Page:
At-risk recipient for TB.........1456

At-risk for Schistosoma.........1456

At-risk for recurrent aHUS.........1457

Treatment of BK viremia.........1458

Treatment of CMV disease.........1458


Treatment of acute rejection.........1459

Cellular mediated rejection (ACR).........1459

Antibody-mediated rejection (AMR).........1459

Alternative medications.........1460

Intravenous immune globulin administration guideline.........1461

Rituximab administration guideline.........1461

Bortezomib subcutaneous administration guideline.........1462

HLA incompatible kidney transplants.........1462

Risk stratification and desensitization protocol.........1462


DSA monitoring.........1463

Desensitization while on the waiting list of DDKT.........1463

ABO incompatible kidney transplant.........1463

Risk stratification of ABO-incompatible renal transplant.........1463

Desensitization protocol of ABO incompatible renal transplant.........1464

Urinary stent removal.........1466

PD catheter removal.........1466

Gallbladder disease.........1466

Catheter-induced thrombosis.........1466

SVC obstruction (symptomatic or asymptomatic).........1466

Antibiotic prophylaxis before dental procedures.........1466

IVF management post renal transplant.........1466



   List of Abbreviations Top

AMR: Antibody-mediated rejection

CMV: Cytomegalovirus

CNI: Calcineurin inhibitors

DDKT: Deceased donor kidney transplant

DGF: Delayed graft function

DSA: Donor-specific antibodies

EBV: Epstein–Barr virus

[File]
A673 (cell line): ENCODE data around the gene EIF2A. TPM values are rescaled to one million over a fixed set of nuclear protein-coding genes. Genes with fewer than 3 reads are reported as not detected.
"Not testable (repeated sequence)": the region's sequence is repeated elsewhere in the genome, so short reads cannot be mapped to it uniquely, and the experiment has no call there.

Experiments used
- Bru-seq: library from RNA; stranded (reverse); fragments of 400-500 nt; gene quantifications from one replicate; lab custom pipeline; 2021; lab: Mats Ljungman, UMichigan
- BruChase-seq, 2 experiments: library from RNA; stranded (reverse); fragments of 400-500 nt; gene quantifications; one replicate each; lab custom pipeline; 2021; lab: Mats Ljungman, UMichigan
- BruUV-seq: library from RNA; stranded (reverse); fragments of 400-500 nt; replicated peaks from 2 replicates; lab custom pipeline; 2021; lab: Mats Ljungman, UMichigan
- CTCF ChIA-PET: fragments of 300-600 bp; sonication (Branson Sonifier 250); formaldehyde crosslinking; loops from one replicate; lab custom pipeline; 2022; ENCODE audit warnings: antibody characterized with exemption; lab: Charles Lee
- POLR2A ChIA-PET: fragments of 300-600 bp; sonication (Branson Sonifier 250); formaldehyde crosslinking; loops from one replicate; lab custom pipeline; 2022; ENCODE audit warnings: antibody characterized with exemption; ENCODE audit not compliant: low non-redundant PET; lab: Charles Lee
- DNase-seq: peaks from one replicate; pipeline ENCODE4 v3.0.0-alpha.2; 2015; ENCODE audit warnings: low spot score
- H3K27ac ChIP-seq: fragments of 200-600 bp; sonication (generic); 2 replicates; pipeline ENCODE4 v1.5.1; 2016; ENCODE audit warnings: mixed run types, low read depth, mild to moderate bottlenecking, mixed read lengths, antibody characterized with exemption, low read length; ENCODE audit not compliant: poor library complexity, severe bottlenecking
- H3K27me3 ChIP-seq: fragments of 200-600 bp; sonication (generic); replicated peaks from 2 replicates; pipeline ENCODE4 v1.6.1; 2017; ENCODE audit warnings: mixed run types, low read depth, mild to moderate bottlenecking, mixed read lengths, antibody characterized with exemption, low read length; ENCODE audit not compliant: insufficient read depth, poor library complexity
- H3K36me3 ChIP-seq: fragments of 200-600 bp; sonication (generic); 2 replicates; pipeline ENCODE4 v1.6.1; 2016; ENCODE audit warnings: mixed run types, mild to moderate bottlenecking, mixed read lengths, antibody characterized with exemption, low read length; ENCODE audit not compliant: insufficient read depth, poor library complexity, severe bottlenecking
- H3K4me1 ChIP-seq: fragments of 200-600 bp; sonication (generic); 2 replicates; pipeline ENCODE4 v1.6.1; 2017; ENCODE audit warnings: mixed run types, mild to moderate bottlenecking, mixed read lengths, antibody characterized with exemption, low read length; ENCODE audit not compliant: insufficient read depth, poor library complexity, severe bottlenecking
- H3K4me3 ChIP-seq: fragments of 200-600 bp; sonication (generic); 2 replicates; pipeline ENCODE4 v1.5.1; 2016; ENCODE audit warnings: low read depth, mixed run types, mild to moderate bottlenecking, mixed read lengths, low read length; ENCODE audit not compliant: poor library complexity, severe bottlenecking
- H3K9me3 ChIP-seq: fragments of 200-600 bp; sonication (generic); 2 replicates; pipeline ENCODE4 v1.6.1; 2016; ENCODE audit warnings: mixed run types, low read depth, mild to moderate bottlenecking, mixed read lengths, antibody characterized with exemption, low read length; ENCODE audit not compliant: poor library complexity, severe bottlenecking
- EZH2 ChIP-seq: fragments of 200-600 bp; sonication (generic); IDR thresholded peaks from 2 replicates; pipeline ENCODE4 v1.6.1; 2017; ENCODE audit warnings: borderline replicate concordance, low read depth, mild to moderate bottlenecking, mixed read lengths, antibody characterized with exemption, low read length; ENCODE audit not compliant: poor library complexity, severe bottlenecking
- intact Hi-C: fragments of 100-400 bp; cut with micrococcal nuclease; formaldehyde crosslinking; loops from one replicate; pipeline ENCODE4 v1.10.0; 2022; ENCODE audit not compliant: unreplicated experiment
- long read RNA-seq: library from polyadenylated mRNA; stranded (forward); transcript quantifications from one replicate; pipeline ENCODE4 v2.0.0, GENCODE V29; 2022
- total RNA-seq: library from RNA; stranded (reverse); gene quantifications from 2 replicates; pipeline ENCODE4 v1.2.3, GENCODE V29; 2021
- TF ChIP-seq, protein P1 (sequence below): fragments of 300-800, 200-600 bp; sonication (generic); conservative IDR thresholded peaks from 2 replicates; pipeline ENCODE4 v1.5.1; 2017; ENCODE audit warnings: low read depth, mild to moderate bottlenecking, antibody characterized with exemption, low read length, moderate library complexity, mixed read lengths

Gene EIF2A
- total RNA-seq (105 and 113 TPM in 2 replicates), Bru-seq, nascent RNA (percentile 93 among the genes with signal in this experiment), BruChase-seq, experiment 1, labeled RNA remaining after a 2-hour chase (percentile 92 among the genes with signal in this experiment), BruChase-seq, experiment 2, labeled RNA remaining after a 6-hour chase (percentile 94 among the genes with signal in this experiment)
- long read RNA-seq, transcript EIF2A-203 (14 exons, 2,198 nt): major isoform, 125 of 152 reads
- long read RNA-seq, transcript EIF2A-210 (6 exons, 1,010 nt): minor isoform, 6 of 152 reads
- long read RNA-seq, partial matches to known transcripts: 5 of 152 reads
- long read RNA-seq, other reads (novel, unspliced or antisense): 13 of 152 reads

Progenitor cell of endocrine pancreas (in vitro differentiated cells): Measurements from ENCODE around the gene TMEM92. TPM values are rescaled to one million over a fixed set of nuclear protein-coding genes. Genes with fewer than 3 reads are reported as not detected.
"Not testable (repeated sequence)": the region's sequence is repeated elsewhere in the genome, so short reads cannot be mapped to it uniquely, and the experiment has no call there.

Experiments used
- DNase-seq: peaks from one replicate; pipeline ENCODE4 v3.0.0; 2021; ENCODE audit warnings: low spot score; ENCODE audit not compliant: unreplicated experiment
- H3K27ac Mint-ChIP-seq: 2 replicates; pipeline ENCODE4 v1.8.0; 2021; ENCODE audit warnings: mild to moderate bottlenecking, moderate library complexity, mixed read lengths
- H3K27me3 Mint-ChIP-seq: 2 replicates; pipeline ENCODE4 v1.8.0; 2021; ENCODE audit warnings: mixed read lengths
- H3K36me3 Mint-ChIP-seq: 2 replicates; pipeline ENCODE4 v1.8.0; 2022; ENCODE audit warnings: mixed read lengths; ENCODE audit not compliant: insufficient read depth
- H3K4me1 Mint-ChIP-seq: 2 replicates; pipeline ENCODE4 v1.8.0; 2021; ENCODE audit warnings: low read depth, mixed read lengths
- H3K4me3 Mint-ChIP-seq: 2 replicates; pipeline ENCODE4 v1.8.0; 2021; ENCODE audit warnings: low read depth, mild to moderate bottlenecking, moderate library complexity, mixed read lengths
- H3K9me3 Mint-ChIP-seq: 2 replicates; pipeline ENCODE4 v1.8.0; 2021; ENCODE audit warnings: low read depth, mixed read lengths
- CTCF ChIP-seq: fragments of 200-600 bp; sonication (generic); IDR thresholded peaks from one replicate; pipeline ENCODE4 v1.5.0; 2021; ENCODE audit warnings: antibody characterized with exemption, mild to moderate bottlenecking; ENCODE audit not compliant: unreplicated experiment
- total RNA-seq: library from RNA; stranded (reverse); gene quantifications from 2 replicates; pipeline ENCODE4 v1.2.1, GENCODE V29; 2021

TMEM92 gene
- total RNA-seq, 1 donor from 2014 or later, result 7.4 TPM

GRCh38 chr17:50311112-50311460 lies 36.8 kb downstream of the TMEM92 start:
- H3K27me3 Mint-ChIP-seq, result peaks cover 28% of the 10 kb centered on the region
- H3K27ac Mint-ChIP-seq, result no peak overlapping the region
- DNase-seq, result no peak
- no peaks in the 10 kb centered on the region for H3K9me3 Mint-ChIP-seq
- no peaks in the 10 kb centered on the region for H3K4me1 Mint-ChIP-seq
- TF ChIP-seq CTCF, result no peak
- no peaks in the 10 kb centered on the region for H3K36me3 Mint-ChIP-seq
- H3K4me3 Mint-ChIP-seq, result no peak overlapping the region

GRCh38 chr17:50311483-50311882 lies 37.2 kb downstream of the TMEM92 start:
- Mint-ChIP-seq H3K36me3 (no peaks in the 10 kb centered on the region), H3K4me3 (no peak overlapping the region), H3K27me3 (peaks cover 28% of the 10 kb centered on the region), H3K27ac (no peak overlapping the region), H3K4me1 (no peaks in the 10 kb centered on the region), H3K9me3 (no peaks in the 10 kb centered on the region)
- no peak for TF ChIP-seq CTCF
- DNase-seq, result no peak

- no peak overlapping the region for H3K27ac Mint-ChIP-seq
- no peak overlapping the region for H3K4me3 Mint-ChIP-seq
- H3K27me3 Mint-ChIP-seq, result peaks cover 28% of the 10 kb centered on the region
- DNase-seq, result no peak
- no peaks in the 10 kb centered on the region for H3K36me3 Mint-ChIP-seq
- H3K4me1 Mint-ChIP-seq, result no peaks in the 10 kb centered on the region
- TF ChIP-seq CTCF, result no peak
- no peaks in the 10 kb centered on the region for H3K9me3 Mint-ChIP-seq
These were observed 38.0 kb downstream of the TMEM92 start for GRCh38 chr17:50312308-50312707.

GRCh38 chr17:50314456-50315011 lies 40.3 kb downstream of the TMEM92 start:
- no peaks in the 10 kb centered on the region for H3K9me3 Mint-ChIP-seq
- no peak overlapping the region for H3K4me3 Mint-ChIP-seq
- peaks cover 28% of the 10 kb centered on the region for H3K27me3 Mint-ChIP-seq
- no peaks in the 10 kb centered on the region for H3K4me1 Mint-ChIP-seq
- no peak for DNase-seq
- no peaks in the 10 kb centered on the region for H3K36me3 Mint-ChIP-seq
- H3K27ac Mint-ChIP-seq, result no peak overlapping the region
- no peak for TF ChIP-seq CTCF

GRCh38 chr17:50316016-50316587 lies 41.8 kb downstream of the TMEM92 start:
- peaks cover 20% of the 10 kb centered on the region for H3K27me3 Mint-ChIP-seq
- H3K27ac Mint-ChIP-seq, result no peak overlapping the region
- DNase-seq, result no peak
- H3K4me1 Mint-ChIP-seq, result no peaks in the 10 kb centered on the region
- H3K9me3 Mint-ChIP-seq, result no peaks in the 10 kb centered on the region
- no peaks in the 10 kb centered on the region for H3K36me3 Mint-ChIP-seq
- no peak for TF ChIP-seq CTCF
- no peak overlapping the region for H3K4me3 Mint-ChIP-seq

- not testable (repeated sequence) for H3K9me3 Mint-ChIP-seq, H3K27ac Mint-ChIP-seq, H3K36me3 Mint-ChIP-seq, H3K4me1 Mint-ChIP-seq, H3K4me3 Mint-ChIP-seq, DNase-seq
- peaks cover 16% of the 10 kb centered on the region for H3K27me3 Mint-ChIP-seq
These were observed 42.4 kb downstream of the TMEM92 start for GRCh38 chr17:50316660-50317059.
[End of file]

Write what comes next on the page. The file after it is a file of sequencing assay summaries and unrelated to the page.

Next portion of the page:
FFP: Fresh frozen plasma

IVIG: Intravenous immunoglobulin

LATB: Latent tuberculosis infection

LKT: Living donor kidney transplant

MMF: Mycophenolate mofetil

PCN: Penicillin

PCR: Polymerase chain reaction

TB: Tuberculosis infection

BKV: BK virus

ACMR: Acute cell-mediated rejection

MFI: Mean fluorescence intensity

D: Donor

FK: Tacrolimus

PRA: Panel reactive antibody

ACR: Acute cellular rejection

PP: Plasmapheresis

R: Recipient

[Figure 1]
Figure 1: Management of refractory antibody-mediated rejection.
References: 1,3,25,26

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[Table 1]
Table 1: Recipient antibody titer testing table.

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[Table 2]
Table 2: Recipient antibody titer and number of required sessions of plasmapheresis.

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[Table 3]
Table 3: Compatible recipient and donor fresh frozen plasma.

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[Figure 2]
Figure 2: ABO desensitization protocol: Example: Initial Anti A/B IgG isoagglutinin titer 1:32.
References: 1,4,31,36,37,43-45

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Many thanks to Almarastani, Mohamad; Al Tamimi, Abdulrahman; Kashkoush, Samy, Ohali, Wael Abdulazi; Faisal, Nabiha; Sibai, Abdul Razak; Al Khairy, Omar; Hajeer, Ali; Aloudah, Noura, Al Marshdi Al Otaibi, Nouf; Moaquel, Mohammed.

Conflict of interest: None declared.

This document was designed to aid the qualified health-care team in making clinical decisions about patient care, but it should not be construed as dictating exclusive courses of treatment and/or procedures. No health-care team member should view these documents and their bibliographic references as a final authority on patient care. Variations from these guidelines may be warranted in actual practice based on individual patient characteristics and clinical judgment in unique care circumstances.

   References Top

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[PUBMED]  [Full text]  
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Correspondence Address:
Ziad Arabi
Division of Adult Transplant Nephrology, Department of Organ Transplant Center, King Abdulaziz Medical City, Riyadh
Saudi Arabia
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DOI: 10.4103/1319-2442.248311

PMID: 30588979